The Art of the Email Signature


Your email signature, not unlike your social media profile blurb, is a brief, but perfect, opportunity to grab your audience’s attention.  Used correctly, your e-mail signature could drive traffic to your website, LinkedIn, Twitter Accounts, Blog and more!

I really enjoyed this Forbes video featuring Forbes staff reporter Kathryn Dill – skip over to 1:18 for the specific segment on sign-offs that count:

If you work for a company that has a policy on e-mail signatures, it’s a no-brainer to adhere to whatever your work allows or has set out for you.

I’ve worked at companies before that have about 10 mini-graphics in the email footer.  This is a pretty big no-no because it tends to make emails heavier than they need to be and the graphics send over as attachments in forwards, which makes it harder to find your desired graphics. Plus, who loves downloading 10 attachments to their mobile phones (using needless data) only to find that one of the 10 attachments were useful?

While your work/corporate e-mail may not be in your hands, when it comes to your personal email you are in control! How is your personal brand is representing you in your personal e-mail?

As for myself, I really like to keep things clean, simple and professional. You won’t find any inspirational quotes, funky fonts and a rainbow of colors in my e-mail signature.  Instead, you will find a simple, readable font, with links to places I want drive individuals to. The components of my e-mail signature include:

I. Sign-Off

My Sign-Off, “Best,” can easily be substituted for:

  • Yours truly,
  • Warmly,
  • Thankfully,
  • Sincerely,

Take a look at this Forbes article that lists

II. Who I Am & What I Do

My Name – This one is obvious, but double check for missing accents, capitalizations, middle initials (if you use it) and level of formality.

Those in my super inner circles call me by one of my childhood nicknames, Kális (pronunciation) but I’m obviously not going to include that in my standard email signature, even if it is my personal email!

Related Tip: The lessons on being a little more formal when setting up your signature more that applies to setting up your email account to begin with. If you’re using your personal e-mail to network, try to get as close to what your real name is when securing an e-mail address.  

Examples for “John Paul Smith”:

  • John.Smith@
  • JSmith@
  • JohnSmith@
  • John@
  • JPSmith@
  • John.P.Smith@
  • JohnPaulSmith@

The last thing you want to present to someone who is interested in building a potential personal or professional relationship with you is to give them a bad impression when they see that your email is (Here’s a great Mashable article that about getting that e-mail address that you want.)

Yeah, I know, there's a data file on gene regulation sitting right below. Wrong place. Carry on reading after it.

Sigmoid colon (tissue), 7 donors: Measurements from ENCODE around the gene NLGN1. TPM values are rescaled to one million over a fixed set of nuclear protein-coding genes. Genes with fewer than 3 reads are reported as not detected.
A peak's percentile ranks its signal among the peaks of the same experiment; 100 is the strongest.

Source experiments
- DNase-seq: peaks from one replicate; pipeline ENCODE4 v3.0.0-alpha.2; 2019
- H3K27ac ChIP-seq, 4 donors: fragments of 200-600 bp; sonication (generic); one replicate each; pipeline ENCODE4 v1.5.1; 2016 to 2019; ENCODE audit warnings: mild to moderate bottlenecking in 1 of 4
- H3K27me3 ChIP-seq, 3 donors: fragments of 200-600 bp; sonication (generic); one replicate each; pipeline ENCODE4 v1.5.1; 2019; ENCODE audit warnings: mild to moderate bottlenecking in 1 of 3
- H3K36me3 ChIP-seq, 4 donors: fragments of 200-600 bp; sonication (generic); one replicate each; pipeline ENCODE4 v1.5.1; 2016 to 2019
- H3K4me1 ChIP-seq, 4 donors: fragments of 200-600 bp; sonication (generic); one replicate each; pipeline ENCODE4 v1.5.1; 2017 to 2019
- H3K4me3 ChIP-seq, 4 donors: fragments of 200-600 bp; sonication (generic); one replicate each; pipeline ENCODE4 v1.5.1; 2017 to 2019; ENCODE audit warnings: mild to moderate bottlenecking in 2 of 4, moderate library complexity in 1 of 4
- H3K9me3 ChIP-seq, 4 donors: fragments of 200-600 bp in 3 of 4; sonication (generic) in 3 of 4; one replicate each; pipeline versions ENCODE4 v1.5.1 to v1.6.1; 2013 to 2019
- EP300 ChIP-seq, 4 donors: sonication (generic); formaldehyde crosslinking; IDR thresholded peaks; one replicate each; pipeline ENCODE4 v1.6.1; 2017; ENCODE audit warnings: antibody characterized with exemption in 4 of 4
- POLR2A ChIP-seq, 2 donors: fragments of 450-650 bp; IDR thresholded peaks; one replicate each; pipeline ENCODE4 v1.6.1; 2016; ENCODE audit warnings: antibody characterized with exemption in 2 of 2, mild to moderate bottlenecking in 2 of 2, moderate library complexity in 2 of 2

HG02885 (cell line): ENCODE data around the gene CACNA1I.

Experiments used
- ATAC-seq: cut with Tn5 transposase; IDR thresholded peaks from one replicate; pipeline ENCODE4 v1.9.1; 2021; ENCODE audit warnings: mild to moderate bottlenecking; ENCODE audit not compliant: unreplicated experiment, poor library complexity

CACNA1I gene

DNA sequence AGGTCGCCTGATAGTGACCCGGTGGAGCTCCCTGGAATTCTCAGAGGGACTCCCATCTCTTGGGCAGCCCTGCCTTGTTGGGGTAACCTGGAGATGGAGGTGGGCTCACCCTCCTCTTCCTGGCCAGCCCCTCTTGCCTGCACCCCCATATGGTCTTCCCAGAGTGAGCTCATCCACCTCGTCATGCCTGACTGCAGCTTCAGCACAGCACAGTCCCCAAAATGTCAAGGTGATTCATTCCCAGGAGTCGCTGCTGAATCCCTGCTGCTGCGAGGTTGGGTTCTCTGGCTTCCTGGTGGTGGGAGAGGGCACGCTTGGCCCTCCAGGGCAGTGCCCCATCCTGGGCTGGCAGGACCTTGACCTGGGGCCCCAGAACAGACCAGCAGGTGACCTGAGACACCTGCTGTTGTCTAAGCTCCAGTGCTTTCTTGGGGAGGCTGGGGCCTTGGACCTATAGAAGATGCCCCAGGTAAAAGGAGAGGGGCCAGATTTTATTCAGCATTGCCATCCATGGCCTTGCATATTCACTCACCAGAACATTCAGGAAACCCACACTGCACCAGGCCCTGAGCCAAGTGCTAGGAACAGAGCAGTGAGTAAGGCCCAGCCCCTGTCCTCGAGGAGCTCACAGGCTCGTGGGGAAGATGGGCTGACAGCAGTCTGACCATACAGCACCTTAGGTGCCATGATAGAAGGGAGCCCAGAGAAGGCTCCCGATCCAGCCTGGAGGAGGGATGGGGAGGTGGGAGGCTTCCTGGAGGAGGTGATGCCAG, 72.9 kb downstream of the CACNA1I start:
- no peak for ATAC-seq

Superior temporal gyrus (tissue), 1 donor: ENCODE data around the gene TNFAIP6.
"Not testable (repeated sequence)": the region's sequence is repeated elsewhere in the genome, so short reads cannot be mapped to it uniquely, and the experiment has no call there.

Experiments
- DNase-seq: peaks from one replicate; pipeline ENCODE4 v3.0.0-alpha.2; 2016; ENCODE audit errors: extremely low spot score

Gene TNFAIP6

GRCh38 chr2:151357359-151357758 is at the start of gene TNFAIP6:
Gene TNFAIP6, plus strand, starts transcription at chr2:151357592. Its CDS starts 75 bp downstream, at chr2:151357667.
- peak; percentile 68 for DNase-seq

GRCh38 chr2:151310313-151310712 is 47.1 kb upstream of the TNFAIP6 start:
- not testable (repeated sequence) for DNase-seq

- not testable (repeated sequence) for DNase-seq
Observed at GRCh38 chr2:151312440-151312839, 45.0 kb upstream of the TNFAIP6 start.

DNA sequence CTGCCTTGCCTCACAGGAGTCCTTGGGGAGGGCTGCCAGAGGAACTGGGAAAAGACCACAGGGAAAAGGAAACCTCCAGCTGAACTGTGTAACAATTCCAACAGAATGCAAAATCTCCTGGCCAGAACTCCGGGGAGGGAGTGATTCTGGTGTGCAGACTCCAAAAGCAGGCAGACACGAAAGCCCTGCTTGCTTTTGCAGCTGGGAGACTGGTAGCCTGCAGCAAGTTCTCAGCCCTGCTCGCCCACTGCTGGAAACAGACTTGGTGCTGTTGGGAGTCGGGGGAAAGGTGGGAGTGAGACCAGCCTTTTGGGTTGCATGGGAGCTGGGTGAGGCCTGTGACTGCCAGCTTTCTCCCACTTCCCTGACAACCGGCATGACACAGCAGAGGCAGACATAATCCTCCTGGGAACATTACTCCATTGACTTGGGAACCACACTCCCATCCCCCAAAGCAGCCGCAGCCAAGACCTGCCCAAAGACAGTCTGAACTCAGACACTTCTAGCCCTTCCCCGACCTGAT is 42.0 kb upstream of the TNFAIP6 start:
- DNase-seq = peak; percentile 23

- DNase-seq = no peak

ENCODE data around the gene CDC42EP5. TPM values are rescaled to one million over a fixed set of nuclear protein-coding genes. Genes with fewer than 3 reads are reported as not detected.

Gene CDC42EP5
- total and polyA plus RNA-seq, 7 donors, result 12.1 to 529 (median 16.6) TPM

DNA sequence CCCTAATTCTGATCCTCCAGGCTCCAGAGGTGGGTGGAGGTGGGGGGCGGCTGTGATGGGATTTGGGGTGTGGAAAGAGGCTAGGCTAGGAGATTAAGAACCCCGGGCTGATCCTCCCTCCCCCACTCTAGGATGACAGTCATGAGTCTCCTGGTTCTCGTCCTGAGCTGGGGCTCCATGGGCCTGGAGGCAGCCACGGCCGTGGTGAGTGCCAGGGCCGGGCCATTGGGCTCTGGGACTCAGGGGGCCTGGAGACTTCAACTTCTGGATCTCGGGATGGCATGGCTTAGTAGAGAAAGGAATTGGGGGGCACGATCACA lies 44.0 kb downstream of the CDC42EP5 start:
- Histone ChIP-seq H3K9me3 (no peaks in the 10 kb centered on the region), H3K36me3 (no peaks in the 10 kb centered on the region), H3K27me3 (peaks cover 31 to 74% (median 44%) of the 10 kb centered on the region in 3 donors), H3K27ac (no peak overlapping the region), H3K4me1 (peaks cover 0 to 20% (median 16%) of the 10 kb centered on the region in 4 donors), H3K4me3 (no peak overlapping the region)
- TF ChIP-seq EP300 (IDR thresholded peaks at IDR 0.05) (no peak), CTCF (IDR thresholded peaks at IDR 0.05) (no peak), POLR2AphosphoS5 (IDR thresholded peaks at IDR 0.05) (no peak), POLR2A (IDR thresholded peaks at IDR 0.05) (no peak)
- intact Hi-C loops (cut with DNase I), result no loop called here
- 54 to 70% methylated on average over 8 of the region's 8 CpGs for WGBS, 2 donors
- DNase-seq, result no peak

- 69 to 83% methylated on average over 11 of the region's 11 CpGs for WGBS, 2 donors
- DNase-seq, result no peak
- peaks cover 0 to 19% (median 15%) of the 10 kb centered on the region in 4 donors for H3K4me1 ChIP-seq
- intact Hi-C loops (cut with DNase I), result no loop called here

What I Do – This comes down to what makes you, well… you. What do you want people to know about you?  If you have your goals and personal brand well defined, this should be easy for you.  If you don’t, try to think about what impression you would like the person receiving your e-mail to have after corresponding with you.

I have worn many hats during my professional career, so it was difficult for me to define what it was I was going to put in such a limited space. I boiled it down to “Marketing Communications, PR and Social Media Consultant” and set it up as a hyperlink leading to my LinkedIn page.

Tip | Try using a trackable hyperlink on any link you use in your email signature. This way you can see which links are causing further action and what isn’t, so that you can tweak accordingly.

III. How to Get in Touch

I’m going to give you the most sincere piece of advice: whatever contact information you share should be contact information people can actually reach you at.  Do you have answering phone calls from unknown answers?  Put “Text” instead of phone. Would you prefer people don’t have your contact information, but just your social media links? Just share those.

  1. Website
  2. Cell number
  3. E-mail address
  4. Social Media Links

IV. Formatting

When it comes to design, I still prefer a minimalistic approach.  Here are some wonderful examples from the design pros at

Tip | I have yet to design an updated personal logo, so I’ve maintained a text signature that has worked just fine. For branding consistency between your website, resume, business cards and yes, email signature, you might consider getting a professional logo designed.  If you would like to get a logo designed for you on the cheap, I highly recommend you try Fiverr. The design jobs are sourced from designers from all over the world that offer their work on the cheap. If you don’t like it, the most you’ll be set back is $5-$10.

Don’t forget to reach out to me if you need help or suggestions – I love the idea of all of us reaching out professional goals through spectacular personal branding. Devil’s in the details, darlings. I hope these tips helped you all out! – Karla


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